Judy Chicago – Through the Flower, early edition

SKU: 25451

Artwork Description

Judy Chicago – Through the Flower, early edition

Dimensions: 29.25 x 29.25 x 0.5″ finished size
Year: 1999
Medium: etching and acrylic paint on laminated and mirrored glass
Edition: ed. 12/25

“Through the Flower” is perhaps the most well known image of Judy Chicago’s six decade career as an artist. It is autobiographically important to her not only as an image, but as a philosophy of life. Chicago combines her most potent symbol of female truth and beauty—the flower with parting petals—with the domestic material of glass that she desired to elevate into the realm of fine art. Throughout her career, Chicago has reiterated her own most iconic images across media, to allow their messages to take on different voice and perhaps reach audiences not reached before. Just as Georgia O’Keeffe’s early imagery continued to inform her work throughout her career, Chicago continues to iterate her most meaningful images across new media, as she explores how she can push the image to further expression of color, energy, and luminousity. The Through the Flower image, among other of Chicago’s iconic images, is like the heartbeat that continues throughout her career.

This particular version in glass was created as a small edition of 25. Chicago kept this particular work for her own collection until this time. Though Chicago created this artwork in 1999, the concept of working with vibrant color and black glass has continued to intrigue her. Her most recent body of work, titled “The End: A Meditation on Death and Extinction” premiered at the National Museum of Women in the Arts in 2019, employing the same aesthetic of vibrant color on black glass.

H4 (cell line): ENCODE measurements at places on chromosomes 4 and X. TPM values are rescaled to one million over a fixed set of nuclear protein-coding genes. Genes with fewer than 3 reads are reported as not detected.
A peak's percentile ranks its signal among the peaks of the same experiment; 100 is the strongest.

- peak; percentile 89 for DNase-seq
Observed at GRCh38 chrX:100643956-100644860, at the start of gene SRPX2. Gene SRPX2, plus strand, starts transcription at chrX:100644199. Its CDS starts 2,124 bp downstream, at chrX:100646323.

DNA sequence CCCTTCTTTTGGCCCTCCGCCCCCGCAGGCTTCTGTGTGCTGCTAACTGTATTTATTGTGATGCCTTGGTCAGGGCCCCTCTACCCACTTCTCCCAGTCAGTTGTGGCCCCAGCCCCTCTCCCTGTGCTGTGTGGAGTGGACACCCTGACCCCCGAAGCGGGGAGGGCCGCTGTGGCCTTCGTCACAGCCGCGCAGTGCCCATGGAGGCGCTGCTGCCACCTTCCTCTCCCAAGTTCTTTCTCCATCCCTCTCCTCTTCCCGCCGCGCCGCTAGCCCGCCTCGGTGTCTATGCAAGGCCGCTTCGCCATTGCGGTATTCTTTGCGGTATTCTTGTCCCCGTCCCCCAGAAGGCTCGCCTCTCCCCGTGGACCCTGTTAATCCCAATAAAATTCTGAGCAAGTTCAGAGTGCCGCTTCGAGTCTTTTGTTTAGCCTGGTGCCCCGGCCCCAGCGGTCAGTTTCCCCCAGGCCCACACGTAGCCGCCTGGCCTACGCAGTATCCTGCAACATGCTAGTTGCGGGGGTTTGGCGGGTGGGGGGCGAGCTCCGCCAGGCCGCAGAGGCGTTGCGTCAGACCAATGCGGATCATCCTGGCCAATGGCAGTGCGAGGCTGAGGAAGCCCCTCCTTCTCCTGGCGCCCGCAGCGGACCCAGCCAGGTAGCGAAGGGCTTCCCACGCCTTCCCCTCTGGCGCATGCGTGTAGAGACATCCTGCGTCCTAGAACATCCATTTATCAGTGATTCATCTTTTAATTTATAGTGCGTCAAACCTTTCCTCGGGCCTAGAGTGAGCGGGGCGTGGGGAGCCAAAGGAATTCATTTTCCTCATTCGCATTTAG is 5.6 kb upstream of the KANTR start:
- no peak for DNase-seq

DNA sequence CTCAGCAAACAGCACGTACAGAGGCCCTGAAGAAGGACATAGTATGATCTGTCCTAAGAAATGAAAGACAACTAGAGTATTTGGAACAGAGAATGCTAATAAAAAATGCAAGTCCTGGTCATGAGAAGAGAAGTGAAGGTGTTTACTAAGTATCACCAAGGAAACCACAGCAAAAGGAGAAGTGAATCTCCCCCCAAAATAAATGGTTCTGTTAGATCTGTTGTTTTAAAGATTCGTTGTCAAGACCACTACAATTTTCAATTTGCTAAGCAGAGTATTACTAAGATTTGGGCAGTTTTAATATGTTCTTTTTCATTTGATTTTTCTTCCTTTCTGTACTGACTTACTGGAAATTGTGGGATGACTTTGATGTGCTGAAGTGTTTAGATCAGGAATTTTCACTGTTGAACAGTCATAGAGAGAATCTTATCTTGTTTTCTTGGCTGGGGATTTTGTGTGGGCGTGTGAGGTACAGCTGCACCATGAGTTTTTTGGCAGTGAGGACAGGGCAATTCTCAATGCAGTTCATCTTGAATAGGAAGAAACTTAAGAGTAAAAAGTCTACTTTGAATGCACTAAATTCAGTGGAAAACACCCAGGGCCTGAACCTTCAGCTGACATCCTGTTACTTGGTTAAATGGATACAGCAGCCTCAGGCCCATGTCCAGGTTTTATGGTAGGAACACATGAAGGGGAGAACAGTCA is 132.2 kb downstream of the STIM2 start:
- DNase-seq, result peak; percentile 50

Chicago writes in her autobiography “Through The Flower: My Struggle as a Woman Artist” “I felt myself…moving through the limits of the female role. I used the flower as a symbol of feminity…the petals of the flower are parting, and one can see an inviting but undefined space, the space beyond the confines of our own femininity…my longing for transcendence.…my first steps in being able to make clear, abstract images of my feelings as a woman.”

By using the central female image as a hallmark of her iconography, Chicago embraces the beauty and truth of that image for all women. Fittingly, Judy Chicago named the nonprofit she formed “to educate a broad public about the importance of art and its power in countering the erasure of women’s achievements” after this image and its underlying concept: Through the Flower.

Chicago says of this Through the Flower in glass that she worked with an artisan using a process that “involved laminating and etching, then painting glass. We did a few images together including the “Through the Flower.” The glass was laminated, then etched from behind and in the case of the ‘Through the Flower’ image, painted with sprayed acrylic.”

Judy Chicago’s artworks are found in the permanent collections of the world’s top museums. Gloria Steinem, upon introducing her long time friend as she was being honored by the Hammer Museum, famously said she could define art history as before and after Judy Chicago. There are numerous monographs and books about Judy Chicago, including the most recent monograph published by National Museum of Women in the Arts. Art historians and curators can search the Judy Chicago Portal, which combines her archives at Harvard, Penn State, and National Museum of Women in the Arts.  In 2020 Judy Chicago completed a widely acclaimed collaboration with Dior Couture in Paris, in which her Female Divine monumental sculpture was erected outside the Rodin Museum in Paris and housed her banners posing the question “What if Women Ruled the World?” Read more about why Dior invited her to collaborate with them.